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Tories’ last big split denied them a majority for 30 years

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The Corn Laws in 1846 showed how our rulers can fall out—but still work together against us, writes Sadie Robinson
Issue 2648
A riot against the Corn Laws
A riot against the Corn Laws

Tory rows over Brexit flow from disagreements about how best to defend British capitalism.

The same was true about the Tories’ split over the Corn Laws in 1846—a split which deprived them of a parliamentary majority for nearly three decades.

The laws protected British agriculture by imposing tariffs on imported grain and keeping grain prices high. For wealthy landowners this meant more profit and power.

For ordinary people, it meant price hikes and shortages. Mounted troops had to defend parliament against furious crowds when the first Corn Law was introduced in 1804.

Some capitalists opposed the Corn Laws for their own immediate interests. They argued that the laws raised the cost of food so much that people had less to spend.


They had an interest in curbing British agriculture because they needed workers to move from the land to the factories.

Historian Robert Blake said the divide was over whether the Tories remained “an aristocratic landed interest group” or accepted the Industrial Revolution.

Supporters of the latter hoped it would “relax the tensions which in the hungry 1830s and 1840s threatened revolution in Britain”.

But the row went deeper. The rich feared radical change. The 1832 Reform Act reflected increasing pressure for parliamentary reform. And the Chartist movement for votes was growing.

The division over the Corn Laws was driven by a desire to protect the system—on both sides. Blake wrote that it wasn’t “a straight division of landed gentry against the rest”. Instead, one side saw the Corn Laws as “an essential bulwark of the society in which they believed”.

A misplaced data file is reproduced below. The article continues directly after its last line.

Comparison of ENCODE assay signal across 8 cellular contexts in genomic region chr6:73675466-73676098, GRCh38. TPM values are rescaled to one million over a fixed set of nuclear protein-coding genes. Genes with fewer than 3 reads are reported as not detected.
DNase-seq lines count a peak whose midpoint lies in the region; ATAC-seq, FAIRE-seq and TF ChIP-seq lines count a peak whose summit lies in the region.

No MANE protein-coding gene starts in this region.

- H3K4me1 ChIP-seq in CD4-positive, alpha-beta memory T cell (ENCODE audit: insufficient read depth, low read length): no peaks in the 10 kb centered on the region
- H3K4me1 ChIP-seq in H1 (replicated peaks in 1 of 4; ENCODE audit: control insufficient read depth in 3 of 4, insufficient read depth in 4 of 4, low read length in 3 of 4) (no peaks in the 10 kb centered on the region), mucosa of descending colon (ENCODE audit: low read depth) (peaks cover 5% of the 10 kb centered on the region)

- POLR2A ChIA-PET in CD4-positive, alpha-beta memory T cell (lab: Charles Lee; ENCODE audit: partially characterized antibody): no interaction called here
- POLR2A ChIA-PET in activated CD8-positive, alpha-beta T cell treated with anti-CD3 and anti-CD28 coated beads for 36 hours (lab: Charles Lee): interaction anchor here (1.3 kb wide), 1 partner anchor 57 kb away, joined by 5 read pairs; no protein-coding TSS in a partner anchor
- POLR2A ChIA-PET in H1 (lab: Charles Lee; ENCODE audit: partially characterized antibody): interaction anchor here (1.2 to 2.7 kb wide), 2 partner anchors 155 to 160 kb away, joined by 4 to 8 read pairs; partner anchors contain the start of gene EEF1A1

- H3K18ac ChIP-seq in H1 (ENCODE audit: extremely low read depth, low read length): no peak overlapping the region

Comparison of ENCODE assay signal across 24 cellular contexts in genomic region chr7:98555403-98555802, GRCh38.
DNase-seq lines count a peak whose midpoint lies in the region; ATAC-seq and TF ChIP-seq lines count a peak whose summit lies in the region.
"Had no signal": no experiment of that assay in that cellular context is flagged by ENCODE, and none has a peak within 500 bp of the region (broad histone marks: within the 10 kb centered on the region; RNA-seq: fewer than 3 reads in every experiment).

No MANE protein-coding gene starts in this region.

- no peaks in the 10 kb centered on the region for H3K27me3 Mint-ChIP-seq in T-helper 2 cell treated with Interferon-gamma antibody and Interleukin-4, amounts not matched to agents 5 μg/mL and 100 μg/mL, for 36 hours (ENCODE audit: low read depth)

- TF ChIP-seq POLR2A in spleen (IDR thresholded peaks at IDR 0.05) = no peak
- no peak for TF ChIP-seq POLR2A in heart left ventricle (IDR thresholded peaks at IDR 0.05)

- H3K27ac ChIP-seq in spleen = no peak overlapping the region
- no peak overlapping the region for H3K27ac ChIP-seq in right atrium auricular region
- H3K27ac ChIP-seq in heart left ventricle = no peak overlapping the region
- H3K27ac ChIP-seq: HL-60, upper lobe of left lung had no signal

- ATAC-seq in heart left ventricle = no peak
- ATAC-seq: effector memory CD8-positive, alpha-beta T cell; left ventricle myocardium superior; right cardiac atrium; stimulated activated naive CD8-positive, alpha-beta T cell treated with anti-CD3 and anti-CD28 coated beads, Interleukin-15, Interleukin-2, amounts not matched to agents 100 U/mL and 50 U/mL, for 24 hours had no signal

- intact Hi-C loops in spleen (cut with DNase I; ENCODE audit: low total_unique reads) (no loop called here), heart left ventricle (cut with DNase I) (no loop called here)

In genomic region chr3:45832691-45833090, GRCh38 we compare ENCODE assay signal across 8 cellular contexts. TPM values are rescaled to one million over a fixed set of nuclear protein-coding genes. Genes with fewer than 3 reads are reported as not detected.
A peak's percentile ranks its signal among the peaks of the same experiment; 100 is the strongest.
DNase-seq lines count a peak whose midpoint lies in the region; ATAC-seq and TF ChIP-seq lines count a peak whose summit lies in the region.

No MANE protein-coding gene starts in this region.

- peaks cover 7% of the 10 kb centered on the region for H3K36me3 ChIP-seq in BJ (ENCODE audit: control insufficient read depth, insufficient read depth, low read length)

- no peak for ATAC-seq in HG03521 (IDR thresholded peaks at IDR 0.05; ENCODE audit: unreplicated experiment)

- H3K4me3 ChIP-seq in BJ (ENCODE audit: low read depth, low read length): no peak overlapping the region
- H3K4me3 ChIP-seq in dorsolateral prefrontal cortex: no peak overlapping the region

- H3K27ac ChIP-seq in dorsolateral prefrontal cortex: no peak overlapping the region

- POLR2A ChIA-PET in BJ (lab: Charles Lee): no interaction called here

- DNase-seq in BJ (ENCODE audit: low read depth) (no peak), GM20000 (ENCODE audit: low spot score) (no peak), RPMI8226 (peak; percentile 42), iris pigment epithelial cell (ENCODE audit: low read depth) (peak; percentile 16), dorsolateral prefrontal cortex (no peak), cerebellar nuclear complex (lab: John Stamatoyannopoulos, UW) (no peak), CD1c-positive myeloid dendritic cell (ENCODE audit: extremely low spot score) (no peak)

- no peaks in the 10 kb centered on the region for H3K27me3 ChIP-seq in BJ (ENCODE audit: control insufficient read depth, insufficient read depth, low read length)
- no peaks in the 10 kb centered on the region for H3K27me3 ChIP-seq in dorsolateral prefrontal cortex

The other side thought keeping them was “even more dangerous to that order than abandonment”. So wrangling factions of the ruling class were united by a shared concern for the system.

Historian Eric Hobsbawm wrote that it understood that “the risk of revolution must be avoided at all costs”.

“Consequently the struggle between British industrialists and agrarian protectionists could be waged in the midst of the Chartist ferment without for a moment jeopardising the unity of all ruling classes against the threat of universal suffrage.” Tory prime minister Sir Robert Peel thought repeal would maintain stability and that free trade would boost British business. But he wasn’t anti-landowner.

During the Corn Law debates in May 1846 Peel said that maintaining an aristocracy was “of the utmost importance”.

He added, “The question is, what is the most effectual way of maintaining the authority of a territorial aristocracy?”


Most Tory backbenchers opposed repeal. For them, the Corn Laws were part of a system that protected their supporters and the system.

The Duke of Richmond founded the Anti-League, which fought repeal. He railed against “modern innovations” that would render Britain “dependent on foreigners”. He complained of society “constantly changing because there happens to be some popular clamour”.

The fear was that if there could be change on the Corn Laws, then why not on everything else? Eventually the bill passed in 1846—but only a third of Tories voted for it. And Peel was forced to resign the same night.

Many who opposed him left and eventually joined the Whigs, later the Liberal Party.

We shouldn’t underestimate the seriousness of the current Tory crisis. But we should also remember that, for all the conflict, our rulers will work together to keep us down.

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